Transit Experts, US Chamber of Commerce Tell Menendez: We Agree, Gateway Must be Federally Funded

Transit Experts, US Chamber of Commerce Tell Menendez: We Agree, Gateway Must be Federally Funded

Senator presses key stakeholders on Gateway during hearing to reauthorize federal transportation bill



WASHINGTON, D.C. – U.S. Senator Bob Menendez, ranking member of the Senate’s transit subcommittee, today pressed key national stakeholders during a full Banking Committee hearing on the merits and need for the federal government to fund the entire Gateway Project to replace the nearly 110-year-old Portal Bridge and build a new Hudson River rail tunnel along Amtrak’s Northeast Corridor (NEC).  

“Do you believe that the federal government has an important role to play in the funding of such nationally significant projects?” Sen. Menendez asked the panel testifying during a hearing to reauthorize the Fixing America's Surface Transportation (FAST) Act.

“Senator, I do,” said Paul Skoutelas, president and CEO of the American Public Transportation Association (APTA).  “There’s no question about the importance of that investment and the merit that it does have.  So, we are very supportive.  We think it should be included for federal funding and something we want to see move forward.”

Earier this month, the Federal Transit Administration (FTA) announced that it upgraded its rating to medium-high for the Portal North Bridge replacement project—a significant step towards making it eligible for federal funding—but maintained a medium-low rating for construction of a new trans-Hudson River rail tunnel. 

“There’s no doubt that the Gateway corridor is a key project that not only affects New York and New Jersey, but the whole eastern seaboard,” said U.S. Chamber of Commerce Vice President of Transportation and Infrastructure Ed Mortimer.  “We believe there is a federal component about that, and we certainly want to see all stakeholders come together to address that issue.  The longer we wait, the more it’s going to cost.”  

Amtrak’s Northeast Corridor from Boston to Washington, D.C. generates one-fifth of the nation’s economy, but a failure of the Portal Bridge over the Hackensack River in Kearny, N.J., or the trans-Hudson rail tunnels would grind rail traffic on the NEC to a halt for an indefinite amount of time, costing the country $100 million a day, according to Amtrak estimates.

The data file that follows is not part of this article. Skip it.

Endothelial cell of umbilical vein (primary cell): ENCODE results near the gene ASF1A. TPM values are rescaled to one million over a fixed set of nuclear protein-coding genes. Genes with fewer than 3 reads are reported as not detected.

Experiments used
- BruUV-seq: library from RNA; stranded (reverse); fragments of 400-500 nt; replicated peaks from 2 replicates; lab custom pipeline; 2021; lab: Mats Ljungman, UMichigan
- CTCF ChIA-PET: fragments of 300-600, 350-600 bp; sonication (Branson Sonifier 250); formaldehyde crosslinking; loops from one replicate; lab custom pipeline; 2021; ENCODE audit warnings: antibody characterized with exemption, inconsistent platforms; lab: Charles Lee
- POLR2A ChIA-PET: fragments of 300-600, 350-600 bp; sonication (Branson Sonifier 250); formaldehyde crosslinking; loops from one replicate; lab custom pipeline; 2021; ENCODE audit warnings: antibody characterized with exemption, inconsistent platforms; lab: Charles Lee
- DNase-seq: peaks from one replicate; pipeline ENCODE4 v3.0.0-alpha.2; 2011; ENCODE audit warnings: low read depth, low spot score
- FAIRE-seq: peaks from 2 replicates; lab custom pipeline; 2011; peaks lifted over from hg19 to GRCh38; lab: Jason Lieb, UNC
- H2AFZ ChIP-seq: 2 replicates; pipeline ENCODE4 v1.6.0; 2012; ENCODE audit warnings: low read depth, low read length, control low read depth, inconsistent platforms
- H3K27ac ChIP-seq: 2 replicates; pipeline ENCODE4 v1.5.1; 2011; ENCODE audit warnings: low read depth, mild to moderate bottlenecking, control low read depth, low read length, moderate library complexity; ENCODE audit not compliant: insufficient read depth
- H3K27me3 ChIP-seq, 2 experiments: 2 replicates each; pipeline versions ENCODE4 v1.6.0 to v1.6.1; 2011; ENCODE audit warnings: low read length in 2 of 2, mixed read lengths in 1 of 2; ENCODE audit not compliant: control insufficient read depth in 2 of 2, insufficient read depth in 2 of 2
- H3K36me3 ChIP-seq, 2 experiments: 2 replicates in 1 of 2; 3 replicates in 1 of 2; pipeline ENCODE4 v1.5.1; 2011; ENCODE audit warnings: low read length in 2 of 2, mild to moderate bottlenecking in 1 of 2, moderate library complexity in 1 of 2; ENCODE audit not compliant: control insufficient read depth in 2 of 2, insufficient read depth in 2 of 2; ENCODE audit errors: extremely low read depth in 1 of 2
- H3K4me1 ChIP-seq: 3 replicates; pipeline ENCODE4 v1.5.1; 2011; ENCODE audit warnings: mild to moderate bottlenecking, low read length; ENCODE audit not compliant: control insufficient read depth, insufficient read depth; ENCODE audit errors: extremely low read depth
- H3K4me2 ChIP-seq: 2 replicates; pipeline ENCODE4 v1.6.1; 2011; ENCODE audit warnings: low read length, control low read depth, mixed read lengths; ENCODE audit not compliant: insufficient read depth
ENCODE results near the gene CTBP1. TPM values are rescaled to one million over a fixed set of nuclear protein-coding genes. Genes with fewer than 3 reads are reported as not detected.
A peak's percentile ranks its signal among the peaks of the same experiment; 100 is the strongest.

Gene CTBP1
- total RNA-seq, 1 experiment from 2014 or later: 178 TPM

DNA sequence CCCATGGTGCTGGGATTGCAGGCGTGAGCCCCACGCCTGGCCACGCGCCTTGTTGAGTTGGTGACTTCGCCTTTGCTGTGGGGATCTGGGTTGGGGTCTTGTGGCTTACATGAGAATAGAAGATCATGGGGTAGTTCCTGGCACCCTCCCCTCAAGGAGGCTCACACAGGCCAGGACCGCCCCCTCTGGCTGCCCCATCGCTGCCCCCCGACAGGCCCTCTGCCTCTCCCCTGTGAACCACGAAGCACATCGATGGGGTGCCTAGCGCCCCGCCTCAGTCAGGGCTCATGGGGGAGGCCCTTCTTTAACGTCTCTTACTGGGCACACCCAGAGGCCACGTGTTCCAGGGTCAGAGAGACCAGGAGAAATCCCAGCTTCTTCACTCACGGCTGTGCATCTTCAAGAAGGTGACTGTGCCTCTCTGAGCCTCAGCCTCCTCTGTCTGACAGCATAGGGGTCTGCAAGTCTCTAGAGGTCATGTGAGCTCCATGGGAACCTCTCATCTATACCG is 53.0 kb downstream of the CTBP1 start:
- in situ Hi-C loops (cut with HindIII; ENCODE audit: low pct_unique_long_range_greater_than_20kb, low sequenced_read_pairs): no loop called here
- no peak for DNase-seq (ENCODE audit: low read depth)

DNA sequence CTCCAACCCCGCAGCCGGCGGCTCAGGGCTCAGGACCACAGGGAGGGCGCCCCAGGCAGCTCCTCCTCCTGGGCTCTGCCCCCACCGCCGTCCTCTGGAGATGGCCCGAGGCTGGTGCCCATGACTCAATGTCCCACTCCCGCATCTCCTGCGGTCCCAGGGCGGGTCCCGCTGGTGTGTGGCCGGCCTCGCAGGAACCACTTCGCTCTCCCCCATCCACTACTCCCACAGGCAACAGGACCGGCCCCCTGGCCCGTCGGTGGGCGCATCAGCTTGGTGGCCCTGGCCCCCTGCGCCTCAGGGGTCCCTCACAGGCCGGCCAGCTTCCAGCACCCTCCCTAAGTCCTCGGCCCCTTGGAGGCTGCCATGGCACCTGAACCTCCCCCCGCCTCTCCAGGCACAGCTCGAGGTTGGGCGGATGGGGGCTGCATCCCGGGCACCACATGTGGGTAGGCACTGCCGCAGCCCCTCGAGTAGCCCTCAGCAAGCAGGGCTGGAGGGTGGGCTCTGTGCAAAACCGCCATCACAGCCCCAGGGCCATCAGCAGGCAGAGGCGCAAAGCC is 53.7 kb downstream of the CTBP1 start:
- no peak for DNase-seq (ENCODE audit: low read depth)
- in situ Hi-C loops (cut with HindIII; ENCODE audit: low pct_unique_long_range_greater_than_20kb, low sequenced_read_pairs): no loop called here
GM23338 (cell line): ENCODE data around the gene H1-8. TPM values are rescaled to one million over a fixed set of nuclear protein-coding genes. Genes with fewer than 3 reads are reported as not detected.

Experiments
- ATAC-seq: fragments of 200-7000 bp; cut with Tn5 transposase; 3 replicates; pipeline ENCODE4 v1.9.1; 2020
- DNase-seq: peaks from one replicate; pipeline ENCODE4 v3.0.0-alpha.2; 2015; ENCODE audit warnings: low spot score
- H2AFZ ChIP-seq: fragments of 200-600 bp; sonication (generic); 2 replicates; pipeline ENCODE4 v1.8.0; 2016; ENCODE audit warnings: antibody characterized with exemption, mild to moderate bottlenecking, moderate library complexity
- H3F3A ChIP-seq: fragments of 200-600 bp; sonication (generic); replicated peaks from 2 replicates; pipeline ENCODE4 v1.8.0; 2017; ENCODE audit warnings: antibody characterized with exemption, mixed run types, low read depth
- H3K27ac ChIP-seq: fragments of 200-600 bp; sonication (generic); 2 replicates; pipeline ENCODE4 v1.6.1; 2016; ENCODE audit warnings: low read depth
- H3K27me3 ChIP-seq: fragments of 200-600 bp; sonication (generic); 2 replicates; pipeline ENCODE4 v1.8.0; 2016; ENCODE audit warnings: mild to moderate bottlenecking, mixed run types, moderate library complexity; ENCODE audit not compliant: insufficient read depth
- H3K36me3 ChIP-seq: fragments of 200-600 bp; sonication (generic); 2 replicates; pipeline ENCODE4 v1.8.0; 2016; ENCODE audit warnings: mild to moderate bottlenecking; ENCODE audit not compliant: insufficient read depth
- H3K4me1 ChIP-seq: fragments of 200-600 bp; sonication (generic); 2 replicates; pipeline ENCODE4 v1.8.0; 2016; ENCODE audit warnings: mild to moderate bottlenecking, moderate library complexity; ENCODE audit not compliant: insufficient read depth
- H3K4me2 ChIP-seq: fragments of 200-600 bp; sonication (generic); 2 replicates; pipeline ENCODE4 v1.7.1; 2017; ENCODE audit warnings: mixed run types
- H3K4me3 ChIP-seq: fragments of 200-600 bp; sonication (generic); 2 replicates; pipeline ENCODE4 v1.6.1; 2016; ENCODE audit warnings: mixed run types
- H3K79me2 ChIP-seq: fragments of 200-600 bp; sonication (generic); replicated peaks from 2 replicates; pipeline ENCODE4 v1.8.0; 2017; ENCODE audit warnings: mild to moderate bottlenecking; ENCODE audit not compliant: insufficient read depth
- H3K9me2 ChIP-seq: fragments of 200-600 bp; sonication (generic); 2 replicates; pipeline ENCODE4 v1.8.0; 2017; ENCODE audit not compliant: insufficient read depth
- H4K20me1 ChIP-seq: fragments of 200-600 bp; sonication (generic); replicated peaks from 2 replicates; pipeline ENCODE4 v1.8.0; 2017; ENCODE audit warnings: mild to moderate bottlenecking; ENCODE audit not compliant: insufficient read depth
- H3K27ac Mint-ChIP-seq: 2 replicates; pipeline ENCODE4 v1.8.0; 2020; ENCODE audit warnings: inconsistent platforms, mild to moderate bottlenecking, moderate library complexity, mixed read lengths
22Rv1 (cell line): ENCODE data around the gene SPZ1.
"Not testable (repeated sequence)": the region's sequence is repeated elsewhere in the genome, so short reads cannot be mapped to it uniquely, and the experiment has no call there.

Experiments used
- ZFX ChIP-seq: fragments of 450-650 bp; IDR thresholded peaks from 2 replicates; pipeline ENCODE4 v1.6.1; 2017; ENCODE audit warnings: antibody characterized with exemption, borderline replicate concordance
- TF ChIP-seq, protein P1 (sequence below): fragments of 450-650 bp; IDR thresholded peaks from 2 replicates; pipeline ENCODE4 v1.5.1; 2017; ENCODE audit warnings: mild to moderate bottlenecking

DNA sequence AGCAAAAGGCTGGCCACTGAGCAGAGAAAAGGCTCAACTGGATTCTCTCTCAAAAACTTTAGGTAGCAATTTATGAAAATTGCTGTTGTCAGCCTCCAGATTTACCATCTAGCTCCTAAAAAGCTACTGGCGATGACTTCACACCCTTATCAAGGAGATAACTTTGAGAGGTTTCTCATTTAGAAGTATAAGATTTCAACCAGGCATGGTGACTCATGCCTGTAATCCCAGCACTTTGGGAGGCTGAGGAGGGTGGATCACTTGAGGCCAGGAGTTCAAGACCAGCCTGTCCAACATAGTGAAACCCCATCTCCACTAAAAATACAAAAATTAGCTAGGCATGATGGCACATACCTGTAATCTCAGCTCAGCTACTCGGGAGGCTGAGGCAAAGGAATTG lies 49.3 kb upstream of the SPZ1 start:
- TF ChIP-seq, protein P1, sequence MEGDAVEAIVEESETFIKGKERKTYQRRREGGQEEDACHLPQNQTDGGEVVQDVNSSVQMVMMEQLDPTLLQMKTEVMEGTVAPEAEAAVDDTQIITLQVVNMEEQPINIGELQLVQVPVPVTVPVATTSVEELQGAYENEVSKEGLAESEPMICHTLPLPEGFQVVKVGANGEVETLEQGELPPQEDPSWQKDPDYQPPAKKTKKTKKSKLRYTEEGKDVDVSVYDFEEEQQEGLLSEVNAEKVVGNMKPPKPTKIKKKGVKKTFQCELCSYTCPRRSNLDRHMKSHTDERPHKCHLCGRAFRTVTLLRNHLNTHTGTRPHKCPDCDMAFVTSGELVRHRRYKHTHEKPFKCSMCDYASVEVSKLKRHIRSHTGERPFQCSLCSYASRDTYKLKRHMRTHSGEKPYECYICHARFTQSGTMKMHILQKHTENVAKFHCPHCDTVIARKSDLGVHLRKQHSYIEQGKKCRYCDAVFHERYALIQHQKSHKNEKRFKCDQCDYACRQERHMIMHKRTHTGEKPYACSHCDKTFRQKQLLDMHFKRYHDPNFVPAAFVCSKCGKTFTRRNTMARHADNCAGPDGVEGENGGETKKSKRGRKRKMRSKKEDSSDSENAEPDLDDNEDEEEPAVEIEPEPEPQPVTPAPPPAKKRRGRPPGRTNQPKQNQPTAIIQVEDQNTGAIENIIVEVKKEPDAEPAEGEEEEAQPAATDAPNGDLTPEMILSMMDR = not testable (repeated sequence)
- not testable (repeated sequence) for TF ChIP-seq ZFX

“Ensuring the long-term viability of our transit systems is a critical component of addressing our broader infrastructure needs as a nation,” Sen. Menendez said.  “Transit systems are an economic driver for our communities, generating four dollars of economic returns for every dollar invested and creating over 50,000 jobs for every $1 billion we invest.  While I have always supported funding for our critical highway programs as well, we need to place that same emphasis on our transit systems—they cannot be an afterthought.” 

The over century-old infrastructure handles 450 trains and 200,000 passenger trips daily and is in dire need of replacement.  Superstorm Sandy’s floodwaters only further exacerbated the state of the aging Hudson River tunnels. 

“When you talk to our members who have to operate the trains through those tunnels, that have to maintain the signal systems, the electrical systems, the tracks themselves, they tell real horror stories,” said AFL-CIO Transportation Trades Department President Larry Willis.  “We’ve got a real problem on our hands.  Obviously, you know the economic consequences of shutting down that tunnel and reduce capacity by 75 percent, but our members will tell you there’s a real problem right now going on in there that needs to be addressed.  We were heartened that the administration changed the rating for Portal Bridge North, [but] disappointed that they did not do the same for the tunnel itself.” 

Skoutelas also testified that any FAST Act reauthorization include a codification into law that federal Railroad Rehabilitation and Improvement Financing (RRIF) loans paid back by local project sponsors be included as part of the local funding match.  

After the Trump administration broke precedent to adopt a policy that federal loans—that must be paid back—be considered part of the federal share, Sen. Menendez helped lead the effort to include language in subsequent appropriations bills to block that provision.

In responding to a question from Sen. Menendez during a Feb. 12 Banking Committee hearing, Federal Reserve Chairman Jerome Powell testified that any sustained closing of the NEC due to a failure of either the Portal Bridge or Hudson River rail tunnels would put the economy at significant risk.  

Earlier this month, Sen. Menendez joined a group of senators from all eight states along the Northeast Corridor in demanding the Federal Railroad Administration (FRA) finalize and approve plans to immediately advance the Hudson Tunnel Project. 

In an effort to reduce the risk and impact of a Portal Bridge failure during peak travel times, Sen. Menendez helped broker an agreement by the U.S. Coast Guard to restrict large marine vessels from passing through the Portal Bridge along the Hackensack River during morning and evening rush hours.  In October and at the Senator’s request, the Coast Guard agreed to take steps to make that order permanent, publishing its final rule last week, which provides temporary relief to commuters pending completion of the Portal Bridge replacement that will be higher and no longer need to open for passing marine craft. 

Sen. Menendez has also consistently supported and voted to fund federal programs that could be used to advance Gateway.